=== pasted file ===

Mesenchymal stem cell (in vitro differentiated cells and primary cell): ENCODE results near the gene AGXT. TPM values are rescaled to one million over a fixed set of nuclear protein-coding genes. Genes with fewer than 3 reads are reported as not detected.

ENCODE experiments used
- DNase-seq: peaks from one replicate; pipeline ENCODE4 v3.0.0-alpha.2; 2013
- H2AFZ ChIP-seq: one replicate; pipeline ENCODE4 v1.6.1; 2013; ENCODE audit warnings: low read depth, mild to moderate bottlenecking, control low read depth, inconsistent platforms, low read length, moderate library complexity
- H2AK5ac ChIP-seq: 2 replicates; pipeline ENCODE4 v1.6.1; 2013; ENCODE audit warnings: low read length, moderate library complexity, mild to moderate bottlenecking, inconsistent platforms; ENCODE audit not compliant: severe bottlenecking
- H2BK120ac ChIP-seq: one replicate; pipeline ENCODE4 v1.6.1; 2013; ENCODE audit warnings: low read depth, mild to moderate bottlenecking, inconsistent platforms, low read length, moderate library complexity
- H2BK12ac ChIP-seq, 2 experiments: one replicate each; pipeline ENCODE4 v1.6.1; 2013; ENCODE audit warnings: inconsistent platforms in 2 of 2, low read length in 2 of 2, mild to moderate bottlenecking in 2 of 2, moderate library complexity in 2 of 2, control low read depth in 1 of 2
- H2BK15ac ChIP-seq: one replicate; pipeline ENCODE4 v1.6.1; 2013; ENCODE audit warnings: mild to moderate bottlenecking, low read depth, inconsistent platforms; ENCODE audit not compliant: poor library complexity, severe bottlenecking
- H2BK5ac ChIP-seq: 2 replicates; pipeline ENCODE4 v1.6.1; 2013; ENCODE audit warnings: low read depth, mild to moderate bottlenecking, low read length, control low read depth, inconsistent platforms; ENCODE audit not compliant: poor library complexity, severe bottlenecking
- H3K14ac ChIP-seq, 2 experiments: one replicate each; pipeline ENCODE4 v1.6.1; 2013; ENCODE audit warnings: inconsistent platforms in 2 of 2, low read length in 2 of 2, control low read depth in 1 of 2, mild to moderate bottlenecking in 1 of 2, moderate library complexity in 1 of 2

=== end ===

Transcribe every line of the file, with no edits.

Mesenchymal stem cell (in vitro differentiated cells and primary cell): ENCODE results near the gene AGXT. TPM values are rescaled to one million over a fixed set of nuclear protein-coding genes. Genes with fewer than 3 reads are reported as not detected.

ENCODE experiments used
- DNase-seq: peaks from one replicate; pipeline ENCODE4 v3.0.0-alpha.2; 2013
- H2AFZ ChIP-seq: one replicate; pipeline ENCODE4 v1.6.1; 2013; ENCODE audit warnings: low read depth, mild to moderate bottlenecking, control low read depth, inconsistent platforms, low read length, moderate library complexity
- H2AK5ac ChIP-seq: 2 replicates; pipeline ENCODE4 v1.6.1; 2013; ENCODE audit warnings: low read length, moderate library complexity, mild to moderate bottlenecking, inconsistent platforms; ENCODE audit not compliant: severe bottlenecking
- H2BK120ac ChIP-seq: one replicate; pipeline ENCODE4 v1.6.1; 2013; ENCODE audit warnings: low read depth, mild to moderate bottlenecking, inconsistent platforms, low read length, moderate library complexity
- H2BK12ac ChIP-seq, 2 experiments: one replicate each; pipeline ENCODE4 v1.6.1; 2013; ENCODE audit warnings: inconsistent platforms in 2 of 2, low read length in 2 of 2, mild to moderate bottlenecking in 2 of 2, moderate library complexity in 2 of 2, control low read depth in 1 of 2
- H2BK15ac ChIP-seq: one replicate; pipeline ENCODE4 v1.6.1; 2013; ENCODE audit warnings: mild to moderate bottlenecking, low read depth, inconsistent platforms; ENCODE audit not compliant: poor library complexity, severe bottlenecking
- H2BK5ac ChIP-seq: 2 replicates; pipeline ENCODE4 v1.6.1; 2013; ENCODE audit warnings: low read depth, mild to moderate bottlenecking, low read length, control low read depth, inconsistent platforms; ENCODE audit not compliant: poor library complexity, severe bottlenecking
- H3K14ac ChIP-seq, 2 experiments: one replicate each; pipeline ENCODE4 v1.6.1; 2013; ENCODE audit warnings: inconsistent platforms in 2 of 2, low read length in 2 of 2, control low read depth in 1 of 2, mild to moderate bottlenecking in 1 of 2, moderate library complexity in 1 of 2